Changing Direction | Article

Electricity towerMost Improved Relationship

1997 Editor’s Choice Award
TransAlta/ Digital

In 1995, TransAlta, a privately owned Canadian electrical utility company, and Digital Equipment Corporation (Compaq) were involved in an outsourcing relationship that was headed south in a hurry. They were three years into a contract for data center operations, but the computing landscape had changed from a data center to desktop PC. Users were demanding desktop support instead of the data center support called for in the contract.

“We were in this uncomfortable position of dealing with users that wanted a different type support than was contracted,” said Mik Kimura, TransAlta’s manager of IT infrastructure, who had just arrived on the scene. “That drove the relationship into confrontation.”

TransAlta stepped back and took a hard look at what was happening in their company. They saw an architecture that was expensive to maintain. A decision to move to SAP dictated the strategic value of dumping a fruit basket turnover of operating systems for a Windows NT-based infrastructure. A close look at the original contract also was revealing.”It had a two-and-a-half-inch binder packed with all sorts of terms and conditions,” said Kimura. “It was difficult to maintain, difficult to read and difficult to understand.”

Looking Forward

With the problems identified, TransAlta and Digital set out to solve them. The new contract focused on the service domain — the help desk, user support, data operations, NT servers, local area network, wide area network and voice services. In each of those areas, the parties looked at desired service levels and the cost drivers. Once those factors had been determined, they agreed on what level of service would be delivered at what cost. Then they benchmarked the price of service. To keep them moving in the right direction, they agreed to have an external agency come in each year to do a customer satisfaction survey in the user community.

“On one side, we’ve got the user satisfaction survey and, on the other hand, we have the benchmarking of price,” said Kimura. “And we don’t have to do it in a confrontational way — like bidding.”

Deregulation Looms

Having an outsourcing relationship that worked was imperative for TransAlta. As one of the largest electrical utilities in Western Canada, they are a major player in a changing industry. Deregulation appears to be just around the corner, which means that some of the company’s revenue stream is at risk. “We anticipate less revenue from our traditional lines of business, so our CEO is trying to keep the traditional businesses generating cash but is aggressively looking at other opportunities to make up the revenue shortfall,” said Kimura.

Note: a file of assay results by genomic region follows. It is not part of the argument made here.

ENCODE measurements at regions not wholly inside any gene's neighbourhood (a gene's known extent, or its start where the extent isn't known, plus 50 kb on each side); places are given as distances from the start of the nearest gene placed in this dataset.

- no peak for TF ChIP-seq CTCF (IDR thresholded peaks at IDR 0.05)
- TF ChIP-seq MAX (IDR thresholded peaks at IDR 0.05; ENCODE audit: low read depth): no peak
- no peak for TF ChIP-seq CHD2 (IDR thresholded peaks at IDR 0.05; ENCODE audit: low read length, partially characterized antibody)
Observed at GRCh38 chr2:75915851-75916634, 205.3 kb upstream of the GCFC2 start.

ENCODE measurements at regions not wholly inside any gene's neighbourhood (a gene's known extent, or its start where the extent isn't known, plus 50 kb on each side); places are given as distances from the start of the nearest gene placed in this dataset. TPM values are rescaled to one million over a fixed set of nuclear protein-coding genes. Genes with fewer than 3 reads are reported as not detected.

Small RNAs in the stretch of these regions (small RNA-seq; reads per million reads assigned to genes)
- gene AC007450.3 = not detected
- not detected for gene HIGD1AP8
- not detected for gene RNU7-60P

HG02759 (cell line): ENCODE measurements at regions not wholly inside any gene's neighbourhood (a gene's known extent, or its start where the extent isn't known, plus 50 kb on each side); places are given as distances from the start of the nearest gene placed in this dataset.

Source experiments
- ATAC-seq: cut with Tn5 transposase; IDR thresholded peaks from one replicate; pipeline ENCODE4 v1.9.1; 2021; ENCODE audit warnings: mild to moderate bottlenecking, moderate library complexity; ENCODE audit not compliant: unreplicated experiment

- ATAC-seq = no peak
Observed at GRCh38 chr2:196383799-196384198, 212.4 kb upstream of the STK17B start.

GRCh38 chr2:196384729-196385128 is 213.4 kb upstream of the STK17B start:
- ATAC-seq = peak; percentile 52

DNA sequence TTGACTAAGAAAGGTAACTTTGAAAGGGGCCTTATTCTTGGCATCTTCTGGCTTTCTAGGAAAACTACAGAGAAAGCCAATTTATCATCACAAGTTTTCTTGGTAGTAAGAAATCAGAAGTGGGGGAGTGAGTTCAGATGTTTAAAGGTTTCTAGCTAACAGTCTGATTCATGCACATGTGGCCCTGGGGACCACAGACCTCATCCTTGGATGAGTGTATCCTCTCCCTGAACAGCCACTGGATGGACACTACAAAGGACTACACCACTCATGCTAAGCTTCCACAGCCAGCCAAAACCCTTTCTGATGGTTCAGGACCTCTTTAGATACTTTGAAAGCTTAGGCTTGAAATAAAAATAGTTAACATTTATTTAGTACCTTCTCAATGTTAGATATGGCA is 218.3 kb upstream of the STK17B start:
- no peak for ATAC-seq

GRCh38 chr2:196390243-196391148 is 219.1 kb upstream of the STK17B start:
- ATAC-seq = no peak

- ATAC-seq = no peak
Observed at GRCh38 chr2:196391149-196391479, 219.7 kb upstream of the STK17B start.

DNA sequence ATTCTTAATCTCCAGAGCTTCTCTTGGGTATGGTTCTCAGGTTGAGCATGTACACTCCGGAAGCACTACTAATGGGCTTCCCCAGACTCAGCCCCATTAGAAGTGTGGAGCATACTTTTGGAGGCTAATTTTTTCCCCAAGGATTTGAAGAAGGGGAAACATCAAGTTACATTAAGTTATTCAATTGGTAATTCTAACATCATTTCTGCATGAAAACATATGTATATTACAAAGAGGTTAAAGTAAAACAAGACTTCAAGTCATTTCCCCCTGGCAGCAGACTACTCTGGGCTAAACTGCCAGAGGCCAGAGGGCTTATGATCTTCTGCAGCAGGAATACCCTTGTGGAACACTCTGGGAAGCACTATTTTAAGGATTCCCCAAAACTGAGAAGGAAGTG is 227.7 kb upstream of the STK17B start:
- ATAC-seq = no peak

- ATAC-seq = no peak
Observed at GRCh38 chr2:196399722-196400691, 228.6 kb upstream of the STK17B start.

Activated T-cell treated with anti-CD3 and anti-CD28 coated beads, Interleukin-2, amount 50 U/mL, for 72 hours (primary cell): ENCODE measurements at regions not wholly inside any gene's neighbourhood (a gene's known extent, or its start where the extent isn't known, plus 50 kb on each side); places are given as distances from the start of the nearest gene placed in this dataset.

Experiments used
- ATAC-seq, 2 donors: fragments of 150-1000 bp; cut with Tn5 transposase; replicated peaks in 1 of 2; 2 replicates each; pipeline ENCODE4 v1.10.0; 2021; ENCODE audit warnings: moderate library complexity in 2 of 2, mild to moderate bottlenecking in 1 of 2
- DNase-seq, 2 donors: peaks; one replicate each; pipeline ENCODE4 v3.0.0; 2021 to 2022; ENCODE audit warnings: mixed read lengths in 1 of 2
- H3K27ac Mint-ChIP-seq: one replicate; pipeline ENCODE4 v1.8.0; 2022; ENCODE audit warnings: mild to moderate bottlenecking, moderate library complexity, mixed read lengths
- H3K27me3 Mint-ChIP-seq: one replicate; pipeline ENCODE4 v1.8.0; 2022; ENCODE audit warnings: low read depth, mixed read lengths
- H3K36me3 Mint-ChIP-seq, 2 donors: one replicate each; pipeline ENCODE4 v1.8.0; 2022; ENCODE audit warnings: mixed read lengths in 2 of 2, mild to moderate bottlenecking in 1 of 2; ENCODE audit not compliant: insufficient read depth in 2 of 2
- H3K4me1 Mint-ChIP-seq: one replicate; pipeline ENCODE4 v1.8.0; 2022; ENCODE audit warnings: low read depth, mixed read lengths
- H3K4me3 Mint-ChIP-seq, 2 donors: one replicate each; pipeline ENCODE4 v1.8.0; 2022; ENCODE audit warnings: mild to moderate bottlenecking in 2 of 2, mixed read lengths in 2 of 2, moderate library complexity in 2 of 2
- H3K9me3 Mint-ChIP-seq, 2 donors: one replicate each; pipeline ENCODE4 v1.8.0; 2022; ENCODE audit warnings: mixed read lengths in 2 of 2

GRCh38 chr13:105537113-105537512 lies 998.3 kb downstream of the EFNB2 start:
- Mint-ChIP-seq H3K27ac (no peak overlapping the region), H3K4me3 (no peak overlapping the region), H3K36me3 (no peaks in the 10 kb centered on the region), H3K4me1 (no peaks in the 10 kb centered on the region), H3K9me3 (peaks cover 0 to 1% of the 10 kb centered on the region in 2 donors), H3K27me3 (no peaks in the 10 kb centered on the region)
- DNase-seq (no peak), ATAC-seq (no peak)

One way to address that shortfall is through operational excellence. That’s where Digital comes into the picture.

“We want to become excellent at just operating and maintaining the existing business line,” said Kimura. “One of the things we’ve done is look to Digital for operational support. All the infrastructure operations, plus the help desk, have been outsourced to Digital. We now hold them accountable for operations.”

That move allows TransAlta to focus on changes that need to be made to meet the challenges of their evolving industry.

“If a huge service delivery function like operations is moved to somebody else, less management attention on TransAlta’s part is required,” said Kimura. “I can look more at where we are headed in terms of what sort of technology we should be implementing and what our architecture should look like. I don’t have to worry that our help desk isn’t working.”

All Together Now…

One of Kimura’s first projects when he arrived at TransAlta in 1995 was the standardization of the infrastructure. Today, the networks are all Windows NT based, and a common desktop look has been established, making support easier.

“When we went through that exercise, Digital was there with us,” he said. “We subcontracted parts of that rollout to them. A lot of the people who were actually implementing networks and the NT servers were from Digital.

“What Digital did really well on the desktop was train their people,” he added. “So when we went live, callers were talking to reasonably informed people.”

With TransAlta in transition, their users are looking at different business lines and reengineering how they do their work. That has, on occasion, created situations where Digital is called on to provide support not included in their contract. Digital has responded by copying the Nike “Just Do It” line. They attempt to provide support whether the project is included in their contract or not.

“The Digital manager and I then try to determine if extra billing should kick in or not,” said Kimura. “We make those decisions at the management level. One of the things we’re trying to do this year is tighten up that process a bit.”

Perhaps the real test of this relationship that has turned itself around is the customer satisfaction survey. Last August, 2,200 employees were targeted, and 1,000 responded. The result, said Kimura, was positive.

“The bottom line is that we scored an 8 out of 10. That was in spite of things like SAP, which has been painful here. ”

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